OP#28: Geo4nonpro.org: A Geospatial Crowd-Sourcing Platform for WMD Verification

June 30, 2017 • Updated July 5, 2017
Melissa Hanham, Catherine Dill, Jeffrey Lewis, Bo Kim, Dave Schmerler, Joseph Rodgers

Occasional Paper #28

Read the full Occasional Paper #28:
Geo4nonpro.org: A Geospatial Crowd-Sourcing Platform for WMD Verification


OP#28: Geo4nonpro.org: A Geospatial Crowd-Sourcing Platform for WMD Verification

Geo4nonpro is a web-based platform for public viewing and annotating satellite imagery. The James Martin Center for Nonproliferation Studies (CNS) sought to harness the power of the crowd to interpret imagery of sites with known or suspected WMD ties. The research team invited a “curated” crowd of experts to annotate and comment on the imagery. The crowd was global in composition, with experience ranging from science and technology to policy and area studies. The Geo4nonpro website has two main components: a web server and an imagery server.

The CNS research team procured and processed batches of imagery for seven sites during the pilot phase of Geo4nonpro in 2016: The Punggye-ri Nuclear Test Site (North Korea), Directorate of Defense Industries (DDI) facilities (Myanmar), the Sinpo South Naval Shipyard (North Korea), the Novaya Zemlya Nuclear Test Site (Russia), the Shahrud Missile Test Facility (Iran), the Korla Missile Test Complex (China), and Kaliningrad missile deployments (Russia). The public and press were able to watch the experiment in real-time on a public-facing website, join in by using the #geo4nonpro hashtag on Twitter, or even apply to become part of the curated crowd.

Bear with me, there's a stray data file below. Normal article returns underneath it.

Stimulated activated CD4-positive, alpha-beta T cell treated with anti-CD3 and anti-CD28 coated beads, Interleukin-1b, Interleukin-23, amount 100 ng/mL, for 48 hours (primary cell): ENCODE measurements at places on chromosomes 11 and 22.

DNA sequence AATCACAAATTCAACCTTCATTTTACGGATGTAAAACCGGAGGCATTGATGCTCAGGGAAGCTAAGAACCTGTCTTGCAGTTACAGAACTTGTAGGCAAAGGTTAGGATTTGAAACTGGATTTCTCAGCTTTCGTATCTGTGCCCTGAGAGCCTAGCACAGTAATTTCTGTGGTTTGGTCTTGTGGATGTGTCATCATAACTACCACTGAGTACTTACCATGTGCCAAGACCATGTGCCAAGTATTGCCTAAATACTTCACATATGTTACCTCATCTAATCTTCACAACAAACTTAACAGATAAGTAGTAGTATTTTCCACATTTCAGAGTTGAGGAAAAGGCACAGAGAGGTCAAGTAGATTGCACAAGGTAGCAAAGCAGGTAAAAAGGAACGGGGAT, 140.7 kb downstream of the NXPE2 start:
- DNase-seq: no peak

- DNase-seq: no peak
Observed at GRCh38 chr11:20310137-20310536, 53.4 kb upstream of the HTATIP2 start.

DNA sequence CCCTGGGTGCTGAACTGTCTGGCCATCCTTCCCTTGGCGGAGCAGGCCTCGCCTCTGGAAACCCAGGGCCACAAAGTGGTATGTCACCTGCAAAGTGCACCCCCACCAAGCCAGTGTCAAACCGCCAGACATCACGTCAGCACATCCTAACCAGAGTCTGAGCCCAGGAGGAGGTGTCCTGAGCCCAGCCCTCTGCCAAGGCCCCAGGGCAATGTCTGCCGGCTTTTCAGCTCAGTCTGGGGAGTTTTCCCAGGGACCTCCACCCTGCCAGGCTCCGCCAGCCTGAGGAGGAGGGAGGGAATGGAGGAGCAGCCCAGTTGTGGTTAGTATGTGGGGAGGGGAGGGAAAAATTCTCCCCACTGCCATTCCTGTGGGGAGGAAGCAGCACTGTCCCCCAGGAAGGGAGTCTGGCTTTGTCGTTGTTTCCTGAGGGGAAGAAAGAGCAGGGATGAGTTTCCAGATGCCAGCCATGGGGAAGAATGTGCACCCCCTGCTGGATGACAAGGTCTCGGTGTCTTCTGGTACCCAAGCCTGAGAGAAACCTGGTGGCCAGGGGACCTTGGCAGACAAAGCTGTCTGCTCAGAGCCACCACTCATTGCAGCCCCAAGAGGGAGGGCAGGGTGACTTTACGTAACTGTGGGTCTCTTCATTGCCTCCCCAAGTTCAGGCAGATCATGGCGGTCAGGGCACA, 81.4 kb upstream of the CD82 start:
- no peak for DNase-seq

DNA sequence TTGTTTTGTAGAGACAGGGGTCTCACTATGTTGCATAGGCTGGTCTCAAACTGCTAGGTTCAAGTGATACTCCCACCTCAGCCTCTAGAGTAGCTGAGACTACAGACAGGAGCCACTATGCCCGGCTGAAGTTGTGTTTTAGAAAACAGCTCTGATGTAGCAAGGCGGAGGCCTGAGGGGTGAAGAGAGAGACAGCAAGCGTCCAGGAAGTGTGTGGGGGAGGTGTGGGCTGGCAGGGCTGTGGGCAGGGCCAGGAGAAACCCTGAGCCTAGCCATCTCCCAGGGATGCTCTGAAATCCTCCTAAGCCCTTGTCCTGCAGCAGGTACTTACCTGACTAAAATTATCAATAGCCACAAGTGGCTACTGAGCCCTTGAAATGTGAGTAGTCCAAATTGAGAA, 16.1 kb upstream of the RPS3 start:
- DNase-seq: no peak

For each of the cases studies, the CNS research team gave a rationale for the case, described the imagery and the challenge for the crowd, gave CNS expert analysis of the imagery, analyzed the crowd’s response, and drew lessons from the case. Crowd participation ranged from enthusiastic to subdued depending on the site, but across the board, the crowd fared well at accurately identifying objects in satellite imagery for the seven challenges. It remains to be seen whether the crowd is good at drawing overall inferences from these identifications the way an analyst would.

While the project was lauded as a success internally and externally, there were several critical areas that CNS wishes to address in the future, including improving the user interface, asking permission to gather more user data for a robust analysis of the crowd, and exploring whether user-generated data could be useful in machine-learning training algorithms for automated detection of features in satellite imagery of WMD-related sites.

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